February is Jewish Disability Awareness and Inclusion Month (JDAIM). This is part of a series of blog posts highlighting Inclusion at Temple Ohabei Shalom and cultivating diverse voices within our community.

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In my time away from the office, one of my great pleasures is singing with the Zamir Chorale. And one of the great pleasures of singing with Zamir is our long association with Hebrew Senior Life. When our normal rehearsal space is unavailable, we frequently use the sanctuary at HSL as a home-away-from-home. And every year, we give back by singing a free concert for the residents at that facility. This event never fails to stir deep emotion. It is amazing to see people whose lives seem so attenuated by old age and disability revived through the power of music. (This year, one of the folks came to the performance in a wheelchair, attended by an aide, but left dancing! I am not kidding.)

For various reasons, this week’s rehearsal was at Hebrew Senior Life. As I was milling about during a break in rehearsal, I noticed a list of etiquette expectations taped to the wall of the HSL sanctuary. Some of it is just what you’d expect: don’t bring food and drink into the sanctuary, treat the sanctuary as a holy space. Some of it took my breath away, though, with its inclusiveness. This beautiful document instructed explicitly that everyone who comes to the sanctuary to pray is welcome there, without exception. It specified that patients with dementia who may call out or otherwise exhibit surprising behavior were not to be regarded as disruptive but rather welcomed.

This attitude of welcome reminded me very much of Temple Ohabei Shalom. Our vibrant community is firmly committed to inclusiveness. From the TCEE team pulling together to carry a boy who was using a wheelchair down the steps, to the ARS faculty crafting a meaningful Bar Mitzvah experience for a student with Down Syndrome, to the everyday, week-by-week participation of a wide range of people from all walks of life, and with all manner of challenges; our community welcomes and supports everyone.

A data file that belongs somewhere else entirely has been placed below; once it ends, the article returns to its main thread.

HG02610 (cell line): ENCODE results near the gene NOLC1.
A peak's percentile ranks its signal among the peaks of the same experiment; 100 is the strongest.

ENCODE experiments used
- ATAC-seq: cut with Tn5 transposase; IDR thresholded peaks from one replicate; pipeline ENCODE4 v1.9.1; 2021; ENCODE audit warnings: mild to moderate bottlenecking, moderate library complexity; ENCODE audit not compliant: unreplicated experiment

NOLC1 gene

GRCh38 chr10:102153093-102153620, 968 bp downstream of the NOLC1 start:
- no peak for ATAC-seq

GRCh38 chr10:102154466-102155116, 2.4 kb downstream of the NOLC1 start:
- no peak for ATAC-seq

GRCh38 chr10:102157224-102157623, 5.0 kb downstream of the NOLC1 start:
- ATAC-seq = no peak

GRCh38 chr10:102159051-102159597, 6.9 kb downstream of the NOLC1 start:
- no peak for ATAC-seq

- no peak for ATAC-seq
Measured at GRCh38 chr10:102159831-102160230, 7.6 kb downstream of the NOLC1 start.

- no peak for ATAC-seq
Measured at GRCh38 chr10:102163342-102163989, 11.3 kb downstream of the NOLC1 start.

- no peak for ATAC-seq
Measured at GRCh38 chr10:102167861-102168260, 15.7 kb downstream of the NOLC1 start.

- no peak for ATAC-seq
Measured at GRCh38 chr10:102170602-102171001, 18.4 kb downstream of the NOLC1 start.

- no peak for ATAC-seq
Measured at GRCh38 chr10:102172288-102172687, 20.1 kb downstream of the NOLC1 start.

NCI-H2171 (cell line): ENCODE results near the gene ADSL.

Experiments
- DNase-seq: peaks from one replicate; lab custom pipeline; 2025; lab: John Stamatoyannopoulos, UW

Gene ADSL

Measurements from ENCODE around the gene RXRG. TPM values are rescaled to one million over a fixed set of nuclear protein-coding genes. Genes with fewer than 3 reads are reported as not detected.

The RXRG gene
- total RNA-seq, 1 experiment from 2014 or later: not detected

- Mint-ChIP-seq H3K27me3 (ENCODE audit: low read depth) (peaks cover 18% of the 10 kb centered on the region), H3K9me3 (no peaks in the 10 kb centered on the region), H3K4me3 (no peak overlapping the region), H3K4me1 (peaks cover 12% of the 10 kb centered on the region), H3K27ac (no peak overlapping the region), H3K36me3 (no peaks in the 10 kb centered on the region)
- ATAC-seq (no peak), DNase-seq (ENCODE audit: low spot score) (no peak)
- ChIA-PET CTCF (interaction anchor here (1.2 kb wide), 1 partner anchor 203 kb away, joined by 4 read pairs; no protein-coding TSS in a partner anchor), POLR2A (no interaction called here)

In just a few weeks, my first born is scheduled to become a Bar Mitzvah. In his portion, Parshat Terumah, is this beautiful line:

Temple Ohabei Shalom of Brookline, MA

“And let them make Me a sanctuary, that I may dwell within them.”

It speaks to me of the way in which creating a space for holy encounter is self-fulfilling. When we set aside space and time to pray, to worship, to be with others in community; it is a way of setting aside space and time for the Divine. One of the things I feel proudest of at Ohabei Shalom is the way we welcome people, wherever they are on their journey and whatever condition they might arrive in, and make space in our lives and theirs to experience the blessing of sanctuary, the blessing of a holy place.

There is an inscription above our sanctuary doors that reads, “My house shall be called a house of prayer for all people.”

And so it is.

P.S. My worlds will collide again later this year when the Zamir Chorale sings at Ohabei Shalom as part of the 175th Anniversary celebration. Mark your calendar for October 29 – I already have!